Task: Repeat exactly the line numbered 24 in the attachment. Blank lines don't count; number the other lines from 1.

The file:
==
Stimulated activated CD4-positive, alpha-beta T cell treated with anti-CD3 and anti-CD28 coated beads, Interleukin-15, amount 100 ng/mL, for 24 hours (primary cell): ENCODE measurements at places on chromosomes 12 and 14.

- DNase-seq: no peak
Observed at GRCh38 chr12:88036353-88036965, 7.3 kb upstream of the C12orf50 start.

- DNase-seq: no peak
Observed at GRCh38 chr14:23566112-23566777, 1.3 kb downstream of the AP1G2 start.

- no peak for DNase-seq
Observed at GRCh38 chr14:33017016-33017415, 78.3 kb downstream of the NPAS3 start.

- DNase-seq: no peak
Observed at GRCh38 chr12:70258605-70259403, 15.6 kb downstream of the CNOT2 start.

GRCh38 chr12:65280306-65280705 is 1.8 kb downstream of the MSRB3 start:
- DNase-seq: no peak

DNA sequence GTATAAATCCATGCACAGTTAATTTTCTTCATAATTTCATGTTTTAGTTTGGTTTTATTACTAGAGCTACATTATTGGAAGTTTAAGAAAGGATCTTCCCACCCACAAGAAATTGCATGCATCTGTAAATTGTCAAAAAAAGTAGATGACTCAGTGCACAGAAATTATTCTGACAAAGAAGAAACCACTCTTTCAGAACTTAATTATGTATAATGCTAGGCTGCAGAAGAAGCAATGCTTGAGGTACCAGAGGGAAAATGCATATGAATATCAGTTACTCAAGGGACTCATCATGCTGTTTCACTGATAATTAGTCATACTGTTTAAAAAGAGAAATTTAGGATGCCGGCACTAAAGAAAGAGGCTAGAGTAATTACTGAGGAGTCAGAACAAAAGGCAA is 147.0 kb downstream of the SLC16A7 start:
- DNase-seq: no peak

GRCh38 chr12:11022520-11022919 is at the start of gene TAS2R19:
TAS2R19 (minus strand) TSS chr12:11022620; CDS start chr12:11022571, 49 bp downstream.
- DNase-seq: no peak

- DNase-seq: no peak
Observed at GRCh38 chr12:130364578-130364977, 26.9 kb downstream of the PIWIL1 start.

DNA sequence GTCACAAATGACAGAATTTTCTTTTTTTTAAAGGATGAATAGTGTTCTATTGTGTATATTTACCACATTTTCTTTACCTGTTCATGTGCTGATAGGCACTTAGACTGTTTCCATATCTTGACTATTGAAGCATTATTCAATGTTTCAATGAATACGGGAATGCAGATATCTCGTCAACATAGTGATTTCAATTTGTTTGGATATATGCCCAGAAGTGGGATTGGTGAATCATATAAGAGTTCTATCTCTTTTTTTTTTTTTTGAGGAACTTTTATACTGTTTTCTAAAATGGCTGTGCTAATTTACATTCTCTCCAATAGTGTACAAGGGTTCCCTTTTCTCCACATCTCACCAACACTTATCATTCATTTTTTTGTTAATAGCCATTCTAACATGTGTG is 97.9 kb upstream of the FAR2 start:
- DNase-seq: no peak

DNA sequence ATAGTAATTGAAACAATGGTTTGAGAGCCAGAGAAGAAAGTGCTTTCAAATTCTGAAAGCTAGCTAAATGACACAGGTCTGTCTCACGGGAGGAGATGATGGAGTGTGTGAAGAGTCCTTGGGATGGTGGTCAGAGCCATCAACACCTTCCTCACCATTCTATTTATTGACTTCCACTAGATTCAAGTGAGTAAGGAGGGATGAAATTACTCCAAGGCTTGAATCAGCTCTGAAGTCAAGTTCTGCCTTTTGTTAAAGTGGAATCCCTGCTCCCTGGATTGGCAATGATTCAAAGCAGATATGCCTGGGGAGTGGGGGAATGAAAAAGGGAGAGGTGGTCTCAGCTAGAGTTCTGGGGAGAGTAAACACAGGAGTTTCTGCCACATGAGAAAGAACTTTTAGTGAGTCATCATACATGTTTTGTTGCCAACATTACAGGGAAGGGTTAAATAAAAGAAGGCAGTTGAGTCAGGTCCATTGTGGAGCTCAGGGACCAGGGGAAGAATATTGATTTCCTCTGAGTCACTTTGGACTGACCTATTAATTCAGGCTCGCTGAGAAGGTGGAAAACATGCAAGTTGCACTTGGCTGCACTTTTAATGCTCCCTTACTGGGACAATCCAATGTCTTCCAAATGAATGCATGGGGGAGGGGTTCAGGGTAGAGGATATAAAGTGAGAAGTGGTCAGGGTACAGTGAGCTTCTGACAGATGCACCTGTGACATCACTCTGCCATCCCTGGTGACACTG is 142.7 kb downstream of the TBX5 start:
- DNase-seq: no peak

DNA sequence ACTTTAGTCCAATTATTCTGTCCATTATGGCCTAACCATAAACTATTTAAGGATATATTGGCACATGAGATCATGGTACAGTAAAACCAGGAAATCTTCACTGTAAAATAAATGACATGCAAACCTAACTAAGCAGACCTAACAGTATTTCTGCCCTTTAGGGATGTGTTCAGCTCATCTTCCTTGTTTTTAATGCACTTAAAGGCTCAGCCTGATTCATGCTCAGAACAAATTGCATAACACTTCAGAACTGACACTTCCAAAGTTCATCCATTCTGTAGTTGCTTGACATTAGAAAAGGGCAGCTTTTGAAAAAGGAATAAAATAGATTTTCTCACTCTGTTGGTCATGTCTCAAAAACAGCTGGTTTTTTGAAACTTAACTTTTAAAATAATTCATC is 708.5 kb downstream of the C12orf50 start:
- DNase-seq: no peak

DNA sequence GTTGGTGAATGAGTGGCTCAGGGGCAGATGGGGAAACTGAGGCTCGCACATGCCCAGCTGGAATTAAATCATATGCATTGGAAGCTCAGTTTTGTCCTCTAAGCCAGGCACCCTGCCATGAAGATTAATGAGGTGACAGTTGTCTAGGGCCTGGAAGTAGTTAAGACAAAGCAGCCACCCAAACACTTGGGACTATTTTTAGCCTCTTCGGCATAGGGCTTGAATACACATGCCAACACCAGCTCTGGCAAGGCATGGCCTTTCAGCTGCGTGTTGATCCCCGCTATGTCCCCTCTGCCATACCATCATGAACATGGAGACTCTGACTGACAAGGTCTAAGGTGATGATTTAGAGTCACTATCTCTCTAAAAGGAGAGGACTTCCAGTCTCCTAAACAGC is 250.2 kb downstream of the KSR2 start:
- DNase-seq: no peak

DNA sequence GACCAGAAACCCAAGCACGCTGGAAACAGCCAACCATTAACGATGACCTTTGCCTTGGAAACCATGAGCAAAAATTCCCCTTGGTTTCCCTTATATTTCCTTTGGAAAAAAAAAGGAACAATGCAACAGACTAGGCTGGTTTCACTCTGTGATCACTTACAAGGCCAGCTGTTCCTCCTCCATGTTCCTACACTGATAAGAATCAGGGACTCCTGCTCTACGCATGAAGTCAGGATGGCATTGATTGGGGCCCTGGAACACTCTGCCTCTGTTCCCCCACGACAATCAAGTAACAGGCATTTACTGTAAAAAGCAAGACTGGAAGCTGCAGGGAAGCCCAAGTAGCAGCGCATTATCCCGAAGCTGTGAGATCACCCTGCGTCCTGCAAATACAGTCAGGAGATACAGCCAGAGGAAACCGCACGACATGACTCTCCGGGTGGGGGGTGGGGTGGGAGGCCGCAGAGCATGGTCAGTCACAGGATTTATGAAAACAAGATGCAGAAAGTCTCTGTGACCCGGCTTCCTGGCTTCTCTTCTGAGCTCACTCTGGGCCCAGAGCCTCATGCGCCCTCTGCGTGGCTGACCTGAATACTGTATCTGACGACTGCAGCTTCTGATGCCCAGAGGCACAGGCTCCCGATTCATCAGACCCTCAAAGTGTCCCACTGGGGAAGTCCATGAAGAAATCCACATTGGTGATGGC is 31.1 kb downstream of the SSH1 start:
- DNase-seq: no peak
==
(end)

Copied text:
- DNase-seq: no peak